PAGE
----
It has been mentioned, that the AGM will last longer, that may be the case for some, but, like the red tops becoming Junk, I bought an AGM from Rural King to use on my trailer I guess it didn't like setting unused for long periods, and it died and wouldn't come back after less than 2 years.
It has been discussed also, about the charge rate of the AGM. Yes, a dumb alternator doesn't know what kinda battery it's charging. But, The AGM (in my experience), will only charge as fast as it wants to. I was curious about this, and had heard it from several folks, so, I run my two down to I think it was 10.3 volts. I disconnected them, I put a 10 amp charger on one battery ( oh, and BTW, my meter showed the batteries were both discharged within ,1V) and I put a "smart" AGM charger at 2amps on the other. In 6 hours charging, and they were not fully charged, the batteries were withing .3V of each other, the more charged being the one on the 2amp "smart" charger. Took till the next day, nearly 24 hours later, until the smart charger had it's battery at 14.1V, and the 10am charger had it's battery at 14.0v. The 10 amp was still trying to charge, while the "smart" charger had backed down and was reading 12.8v I think??
In my experience, a lead cell battery can be REALLY dead, and in a few hours you can have it back up to full charge. I see it as the lead cell is more like a sponge, it will soak up a charge really fast. I do know that too many of that kiinda charge can cause damage to that type of battery, On the other hand, the AGM battery doesn't get affected as much. I "think" part of the solution would be to run(if you wanted to get away from AGM) is to use a sealed Deep cycle battery. The plates are thicker in these and do not try and fuse themselves together, like the regular lead acid battery. Anyone have first hand experience with using deep cycle batteries?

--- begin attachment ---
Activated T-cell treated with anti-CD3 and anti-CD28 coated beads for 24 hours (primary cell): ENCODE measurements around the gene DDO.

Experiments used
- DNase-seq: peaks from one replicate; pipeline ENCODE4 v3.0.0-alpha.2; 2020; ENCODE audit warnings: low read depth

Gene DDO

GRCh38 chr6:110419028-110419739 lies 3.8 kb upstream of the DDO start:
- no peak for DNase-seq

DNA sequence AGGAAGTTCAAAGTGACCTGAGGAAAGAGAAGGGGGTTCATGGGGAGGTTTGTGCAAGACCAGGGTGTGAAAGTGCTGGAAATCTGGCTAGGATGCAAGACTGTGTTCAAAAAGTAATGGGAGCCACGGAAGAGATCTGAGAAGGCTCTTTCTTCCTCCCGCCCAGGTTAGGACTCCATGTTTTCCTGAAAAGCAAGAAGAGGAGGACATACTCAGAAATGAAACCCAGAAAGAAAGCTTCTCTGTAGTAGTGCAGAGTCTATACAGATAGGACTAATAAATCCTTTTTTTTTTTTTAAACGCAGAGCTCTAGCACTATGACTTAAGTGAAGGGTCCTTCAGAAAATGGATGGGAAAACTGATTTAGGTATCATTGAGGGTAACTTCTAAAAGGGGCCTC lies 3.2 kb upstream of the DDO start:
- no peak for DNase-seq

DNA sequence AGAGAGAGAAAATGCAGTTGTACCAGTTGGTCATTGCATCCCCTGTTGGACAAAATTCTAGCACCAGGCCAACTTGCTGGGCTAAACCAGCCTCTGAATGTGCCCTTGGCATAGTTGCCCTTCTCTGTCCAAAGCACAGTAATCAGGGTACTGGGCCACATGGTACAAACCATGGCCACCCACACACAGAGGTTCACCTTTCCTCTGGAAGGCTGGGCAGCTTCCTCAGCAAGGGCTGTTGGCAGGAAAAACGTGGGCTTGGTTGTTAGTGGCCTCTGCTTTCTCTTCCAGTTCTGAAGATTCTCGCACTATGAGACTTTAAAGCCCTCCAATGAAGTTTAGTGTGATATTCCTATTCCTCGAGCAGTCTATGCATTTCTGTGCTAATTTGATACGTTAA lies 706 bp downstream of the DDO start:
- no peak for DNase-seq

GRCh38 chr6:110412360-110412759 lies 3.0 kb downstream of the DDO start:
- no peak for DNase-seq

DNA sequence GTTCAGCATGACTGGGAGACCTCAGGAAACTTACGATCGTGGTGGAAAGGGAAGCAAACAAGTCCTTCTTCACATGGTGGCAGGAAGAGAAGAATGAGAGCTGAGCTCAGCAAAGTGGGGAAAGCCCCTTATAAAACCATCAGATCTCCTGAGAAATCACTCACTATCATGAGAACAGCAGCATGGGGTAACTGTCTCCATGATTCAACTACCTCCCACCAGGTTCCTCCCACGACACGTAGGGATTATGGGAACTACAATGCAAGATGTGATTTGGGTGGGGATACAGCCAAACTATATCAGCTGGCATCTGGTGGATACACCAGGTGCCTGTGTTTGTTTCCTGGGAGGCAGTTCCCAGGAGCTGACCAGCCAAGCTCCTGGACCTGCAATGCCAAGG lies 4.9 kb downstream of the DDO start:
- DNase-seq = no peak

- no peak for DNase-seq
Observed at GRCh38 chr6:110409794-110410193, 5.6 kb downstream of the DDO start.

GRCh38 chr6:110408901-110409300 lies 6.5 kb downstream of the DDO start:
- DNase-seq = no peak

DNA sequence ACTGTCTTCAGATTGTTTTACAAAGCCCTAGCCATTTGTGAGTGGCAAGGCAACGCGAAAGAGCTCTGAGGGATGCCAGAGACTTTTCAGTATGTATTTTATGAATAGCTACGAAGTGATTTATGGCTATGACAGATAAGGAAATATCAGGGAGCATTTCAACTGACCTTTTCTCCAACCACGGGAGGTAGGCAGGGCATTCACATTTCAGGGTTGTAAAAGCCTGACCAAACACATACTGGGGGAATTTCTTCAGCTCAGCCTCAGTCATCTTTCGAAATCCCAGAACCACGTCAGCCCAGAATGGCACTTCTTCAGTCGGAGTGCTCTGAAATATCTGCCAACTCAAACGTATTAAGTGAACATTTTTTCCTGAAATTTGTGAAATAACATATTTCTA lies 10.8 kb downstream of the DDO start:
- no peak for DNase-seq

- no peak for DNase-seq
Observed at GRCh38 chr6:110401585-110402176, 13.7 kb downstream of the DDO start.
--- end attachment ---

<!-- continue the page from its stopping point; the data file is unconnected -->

shawn

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That's a pretty decent summary. As for the battery test, I'd want to put a clamp meter on each to see how much current was actually being delivered. The AGM has lower internal resistance, so should charge faster and will deal with big loads (like a winch) with less voltage drop than an equivalent flooded cell.

I've never had good luck with a wet cell battery in a wheeling rig. They get the shit shaken out of them and the plates disintegrate and short out.

I bought an AGM from Rural King to use on my trailer I guess it didn't like setting unused for long periods, and it died and wouldn't come back after less than 2 years.

Was there any draw on it when it was sitting? Could have been a dud, but could also have been an issue with a 'dumb' charger.
 

upnover

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That's a pretty decent summary. As for the battery test, I'd want to put a clamp meter on each to see how much current was actually being delivered. The AGM has lower internal resistance, so should charge faster and will deal with big loads (like a winch) with less voltage drop than an equivalent flooded cell.